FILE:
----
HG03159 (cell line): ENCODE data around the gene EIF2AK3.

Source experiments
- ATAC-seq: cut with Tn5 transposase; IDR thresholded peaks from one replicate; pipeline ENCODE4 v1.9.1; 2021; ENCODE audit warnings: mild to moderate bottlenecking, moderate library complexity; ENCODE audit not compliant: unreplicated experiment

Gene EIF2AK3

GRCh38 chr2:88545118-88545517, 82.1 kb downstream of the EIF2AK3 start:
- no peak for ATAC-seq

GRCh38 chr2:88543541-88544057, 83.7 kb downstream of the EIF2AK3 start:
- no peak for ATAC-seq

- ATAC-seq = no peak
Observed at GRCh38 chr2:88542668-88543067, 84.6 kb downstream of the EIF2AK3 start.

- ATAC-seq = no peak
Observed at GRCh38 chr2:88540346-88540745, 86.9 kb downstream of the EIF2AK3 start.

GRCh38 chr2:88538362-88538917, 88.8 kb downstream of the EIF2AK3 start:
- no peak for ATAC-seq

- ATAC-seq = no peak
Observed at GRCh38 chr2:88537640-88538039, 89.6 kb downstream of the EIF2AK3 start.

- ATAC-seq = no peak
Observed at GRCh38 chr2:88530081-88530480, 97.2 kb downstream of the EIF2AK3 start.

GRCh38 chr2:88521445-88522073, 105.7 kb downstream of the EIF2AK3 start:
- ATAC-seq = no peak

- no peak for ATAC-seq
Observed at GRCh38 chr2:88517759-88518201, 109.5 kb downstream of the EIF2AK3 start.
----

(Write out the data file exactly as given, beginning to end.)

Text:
HG03159 (cell line): ENCODE data around the gene EIF2AK3.

Source experiments
- ATAC-seq: cut with Tn5 transposase; IDR thresholded peaks from one replicate; pipeline ENCODE4 v1.9.1; 2021; ENCODE audit warnings: mild to moderate bottlenecking, moderate library complexity; ENCODE audit not compliant: unreplicated experiment

Gene EIF2AK3

GRCh38 chr2:88545118-88545517, 82.1 kb downstream of the EIF2AK3 start:
- no peak for ATAC-seq

GRCh38 chr2:88543541-88544057, 83.7 kb downstream of the EIF2AK3 start:
- no peak for ATAC-seq

- ATAC-seq = no peak
Observed at GRCh38 chr2:88542668-88543067, 84.6 kb downstream of the EIF2AK3 start.

- ATAC-seq = no peak
Observed at GRCh38 chr2:88540346-88540745, 86.9 kb downstream of the EIF2AK3 start.

GRCh38 chr2:88538362-88538917, 88.8 kb downstream of the EIF2AK3 start:
- no peak for ATAC-seq

- ATAC-seq = no peak
Observed at GRCh38 chr2:88537640-88538039, 89.6 kb downstream of the EIF2AK3 start.

- ATAC-seq = no peak
Observed at GRCh38 chr2:88530081-88530480, 97.2 kb downstream of the EIF2AK3 start.

GRCh38 chr2:88521445-88522073, 105.7 kb downstream of the EIF2AK3 start:
- ATAC-seq = no peak

- no peak for ATAC-seq
Observed at GRCh38 chr2:88517759-88518201, 109.5 kb downstream of the EIF2AK3 start.